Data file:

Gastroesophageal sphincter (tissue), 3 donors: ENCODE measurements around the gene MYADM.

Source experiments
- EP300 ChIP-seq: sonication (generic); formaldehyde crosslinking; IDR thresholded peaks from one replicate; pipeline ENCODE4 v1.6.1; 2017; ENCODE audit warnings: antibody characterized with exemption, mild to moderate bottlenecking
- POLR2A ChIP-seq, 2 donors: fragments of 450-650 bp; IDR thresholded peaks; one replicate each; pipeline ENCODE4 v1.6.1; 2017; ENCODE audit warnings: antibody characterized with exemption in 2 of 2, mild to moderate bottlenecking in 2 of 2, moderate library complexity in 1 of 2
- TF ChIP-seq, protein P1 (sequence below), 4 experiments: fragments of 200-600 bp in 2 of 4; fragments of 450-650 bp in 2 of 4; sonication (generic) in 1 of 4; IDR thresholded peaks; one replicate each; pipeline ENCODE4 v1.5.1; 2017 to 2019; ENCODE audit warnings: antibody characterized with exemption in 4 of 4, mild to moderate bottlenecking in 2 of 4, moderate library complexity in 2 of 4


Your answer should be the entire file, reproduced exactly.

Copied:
Gastroesophageal sphincter (tissue), 3 donors: ENCODE measurements around the gene MYADM.

Source experiments
- EP300 ChIP-seq: sonication (generic); formaldehyde crosslinking; IDR thresholded peaks from one replicate; pipeline ENCODE4 v1.6.1; 2017; ENCODE audit warnings: antibody characterized with exemption, mild to moderate bottlenecking
- POLR2A ChIP-seq, 2 donors: fragments of 450-650 bp; IDR thresholded peaks; one replicate each; pipeline ENCODE4 v1.6.1; 2017; ENCODE audit warnings: antibody characterized with exemption in 2 of 2, mild to moderate bottlenecking in 2 of 2, moderate library complexity in 1 of 2
- TF ChIP-seq, protein P1 (sequence below), 4 experiments: fragments of 200-600 bp in 2 of 4; fragments of 450-650 bp in 2 of 4; sonication (generic) in 1 of 4; IDR thresholded peaks; one replicate each; pipeline ENCODE4 v1.5.1; 2017 to 2019; ENCODE audit warnings: antibody characterized with exemption in 4 of 4, mild to moderate bottlenecking in 2 of 4, moderate library complexity in 2 of 4